Turmeric, sometimes called Indian saffron or the golden spice, is a tall plant that grows in Asia and Central America.
The turmeric on shelves and in spice cabinets is made of the ground roots of the plant. The bright yellow color of processed turmeric has inspired many cultures to use it as a dye. Ground turmeric is also a major ingredient in curry powder.
Capsules, teas, powders, and extracts are some of the turmeric products available commercially.
Curcumin is the active ingredient in turmeric, and it has powerful biological properties. Ayurvedic medicine, a traditional Indian system of treatment, recommends turmeric for a variety of health conditions. These include chronic pain and inflammation. Western medicine has begun to study turmeric as a pain reliever and healing agent.
This article explores the nutritional content of turmeric, how it might benefit health.
The Arthritis Foundation cites several studies in which turmeric has reduced inflammation.
This anti-inflammatory ability might reduce the aggravation that people with arthritis feel in their joints.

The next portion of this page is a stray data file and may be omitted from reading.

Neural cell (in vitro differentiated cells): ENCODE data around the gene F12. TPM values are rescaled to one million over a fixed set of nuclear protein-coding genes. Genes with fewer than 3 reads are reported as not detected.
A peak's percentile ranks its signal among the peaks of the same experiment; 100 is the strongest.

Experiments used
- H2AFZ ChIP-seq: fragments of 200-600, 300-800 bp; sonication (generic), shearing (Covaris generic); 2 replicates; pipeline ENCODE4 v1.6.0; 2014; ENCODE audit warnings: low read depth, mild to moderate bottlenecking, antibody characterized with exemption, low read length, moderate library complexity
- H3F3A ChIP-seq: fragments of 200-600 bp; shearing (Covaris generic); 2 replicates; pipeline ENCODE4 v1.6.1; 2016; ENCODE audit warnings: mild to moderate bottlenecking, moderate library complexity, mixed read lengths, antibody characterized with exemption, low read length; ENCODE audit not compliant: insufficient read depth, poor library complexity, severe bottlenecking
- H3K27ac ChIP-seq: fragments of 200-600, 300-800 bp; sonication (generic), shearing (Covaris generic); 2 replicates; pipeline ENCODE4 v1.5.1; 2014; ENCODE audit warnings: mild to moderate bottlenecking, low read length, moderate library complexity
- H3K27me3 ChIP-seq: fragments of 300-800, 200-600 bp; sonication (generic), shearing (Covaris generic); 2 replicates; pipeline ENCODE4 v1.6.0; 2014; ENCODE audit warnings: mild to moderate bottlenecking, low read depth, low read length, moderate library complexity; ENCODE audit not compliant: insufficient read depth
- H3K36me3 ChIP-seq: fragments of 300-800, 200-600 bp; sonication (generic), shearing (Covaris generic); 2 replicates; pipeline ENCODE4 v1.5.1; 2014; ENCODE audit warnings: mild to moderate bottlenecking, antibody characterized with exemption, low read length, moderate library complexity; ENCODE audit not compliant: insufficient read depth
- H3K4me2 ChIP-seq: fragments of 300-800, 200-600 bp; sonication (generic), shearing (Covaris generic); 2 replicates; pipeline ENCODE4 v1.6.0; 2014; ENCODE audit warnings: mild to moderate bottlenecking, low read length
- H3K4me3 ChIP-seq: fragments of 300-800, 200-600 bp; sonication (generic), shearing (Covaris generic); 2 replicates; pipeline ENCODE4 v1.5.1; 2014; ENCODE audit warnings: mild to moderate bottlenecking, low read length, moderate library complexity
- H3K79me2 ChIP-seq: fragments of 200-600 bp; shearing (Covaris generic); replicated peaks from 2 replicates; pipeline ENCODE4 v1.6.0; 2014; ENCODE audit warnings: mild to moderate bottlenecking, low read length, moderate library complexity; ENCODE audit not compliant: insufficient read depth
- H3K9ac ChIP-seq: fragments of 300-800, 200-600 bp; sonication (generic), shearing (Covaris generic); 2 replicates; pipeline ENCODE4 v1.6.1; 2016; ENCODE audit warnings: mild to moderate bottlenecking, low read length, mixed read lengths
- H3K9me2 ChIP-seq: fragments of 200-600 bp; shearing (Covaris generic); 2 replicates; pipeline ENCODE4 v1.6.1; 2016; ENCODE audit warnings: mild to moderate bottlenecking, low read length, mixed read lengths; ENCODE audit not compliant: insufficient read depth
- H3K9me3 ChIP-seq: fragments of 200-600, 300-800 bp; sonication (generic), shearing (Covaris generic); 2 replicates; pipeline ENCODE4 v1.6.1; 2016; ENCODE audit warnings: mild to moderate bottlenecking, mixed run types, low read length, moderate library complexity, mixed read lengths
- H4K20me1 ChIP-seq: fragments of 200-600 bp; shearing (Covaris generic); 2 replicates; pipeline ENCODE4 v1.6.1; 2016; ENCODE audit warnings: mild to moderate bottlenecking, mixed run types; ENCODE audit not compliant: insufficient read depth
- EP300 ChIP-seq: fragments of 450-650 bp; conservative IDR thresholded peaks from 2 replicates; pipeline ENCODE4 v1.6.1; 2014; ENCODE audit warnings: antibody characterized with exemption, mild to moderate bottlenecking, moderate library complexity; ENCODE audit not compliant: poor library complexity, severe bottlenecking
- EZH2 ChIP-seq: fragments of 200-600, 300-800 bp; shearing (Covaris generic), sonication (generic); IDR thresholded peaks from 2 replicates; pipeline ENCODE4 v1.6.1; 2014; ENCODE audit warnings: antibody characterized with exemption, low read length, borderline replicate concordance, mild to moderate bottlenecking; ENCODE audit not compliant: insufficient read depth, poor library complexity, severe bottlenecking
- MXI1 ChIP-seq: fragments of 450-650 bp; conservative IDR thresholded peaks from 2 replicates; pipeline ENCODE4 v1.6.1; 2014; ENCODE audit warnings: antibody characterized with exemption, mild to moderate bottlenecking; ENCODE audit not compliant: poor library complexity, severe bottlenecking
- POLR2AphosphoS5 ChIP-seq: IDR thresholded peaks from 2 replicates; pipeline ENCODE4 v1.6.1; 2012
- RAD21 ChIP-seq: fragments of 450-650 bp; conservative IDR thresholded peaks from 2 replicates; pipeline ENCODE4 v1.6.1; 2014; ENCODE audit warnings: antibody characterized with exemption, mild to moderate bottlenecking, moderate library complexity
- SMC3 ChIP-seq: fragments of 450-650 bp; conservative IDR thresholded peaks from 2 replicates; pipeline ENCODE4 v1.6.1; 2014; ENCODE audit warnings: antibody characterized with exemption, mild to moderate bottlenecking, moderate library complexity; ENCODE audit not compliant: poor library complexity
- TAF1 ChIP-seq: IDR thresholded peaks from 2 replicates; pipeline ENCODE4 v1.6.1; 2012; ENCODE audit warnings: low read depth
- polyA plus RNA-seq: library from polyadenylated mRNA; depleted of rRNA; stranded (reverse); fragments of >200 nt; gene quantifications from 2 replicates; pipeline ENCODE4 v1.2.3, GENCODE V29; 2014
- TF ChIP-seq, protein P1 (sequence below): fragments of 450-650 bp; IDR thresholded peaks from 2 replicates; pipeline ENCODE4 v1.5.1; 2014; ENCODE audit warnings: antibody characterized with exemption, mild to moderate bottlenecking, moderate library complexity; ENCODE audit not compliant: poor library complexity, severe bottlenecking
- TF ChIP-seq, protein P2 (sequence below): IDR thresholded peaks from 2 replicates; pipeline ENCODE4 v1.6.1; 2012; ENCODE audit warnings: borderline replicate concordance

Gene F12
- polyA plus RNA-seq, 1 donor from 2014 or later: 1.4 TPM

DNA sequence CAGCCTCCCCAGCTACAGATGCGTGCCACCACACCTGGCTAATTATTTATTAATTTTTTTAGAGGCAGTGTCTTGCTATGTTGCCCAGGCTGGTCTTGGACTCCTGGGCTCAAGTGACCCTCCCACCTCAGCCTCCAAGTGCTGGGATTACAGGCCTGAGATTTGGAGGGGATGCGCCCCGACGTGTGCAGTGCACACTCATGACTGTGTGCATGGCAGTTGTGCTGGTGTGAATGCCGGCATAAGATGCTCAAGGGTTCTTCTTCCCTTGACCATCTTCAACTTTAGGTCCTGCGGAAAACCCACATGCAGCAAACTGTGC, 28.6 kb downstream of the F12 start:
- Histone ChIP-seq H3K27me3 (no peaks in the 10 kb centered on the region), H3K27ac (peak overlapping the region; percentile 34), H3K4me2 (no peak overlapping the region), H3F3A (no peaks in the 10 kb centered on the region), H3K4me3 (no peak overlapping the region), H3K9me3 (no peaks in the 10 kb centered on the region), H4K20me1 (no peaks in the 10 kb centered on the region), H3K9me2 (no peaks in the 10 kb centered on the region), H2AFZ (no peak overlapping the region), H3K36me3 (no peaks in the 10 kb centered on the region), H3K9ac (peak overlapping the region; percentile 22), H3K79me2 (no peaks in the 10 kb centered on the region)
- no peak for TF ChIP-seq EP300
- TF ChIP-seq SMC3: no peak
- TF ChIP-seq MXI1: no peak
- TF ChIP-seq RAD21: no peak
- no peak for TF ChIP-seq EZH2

The foundation suggests taking turmeric capsules of 400 to 600 milligrams (mg) up to three times per day for inflammation relief.
Turmeric is thought of as a pain reliever. The spice is reputed to relieve arthritis pain as well.
Studies seem to support turmeric for pain relief, noting that it seemed to work as well as ibuprofen (Advil) in people with arthritis in their knees.
Though dosing recommendations seem to vary, those who participated in the study took 800 mg of turmeric in capsule form each day.
Turmeric adds flavor to food, which explains its presence in curry powder. However, turmeric can also play an important role in digesting that food.
The spice can contribute to healthy digestion as a result of its antioxidant and anti-inflammatory properties.
Turmeric is used in Ayurvedic medicine as a digestive healing agent. Western medicine has now begun to study how turmeric can help with gut inflammation and gut permeability, two measures of digestive efficiency.
The spice is even being explored as a treatment for irritable bowel syndrome (IBS).
Possibly reducing the risk of cancer
Curcumin shows promise as a cancer treatment. It has protective effects against pancreatic cancer, prostate cancer, and multiple myeloma.
Turmeric can increase the antioxidant capacity of the body
Oxidative damage is believed to be one of the mechanisms behind aging and many diseases.
It involves free radicals, highly reactive molecules with unpaired electrons. Free radicals tend to react with important organic substances, such as fatty acids, proteins, or DNA.
The main reason antioxidants are so beneficial is that they protect your body from free radicals.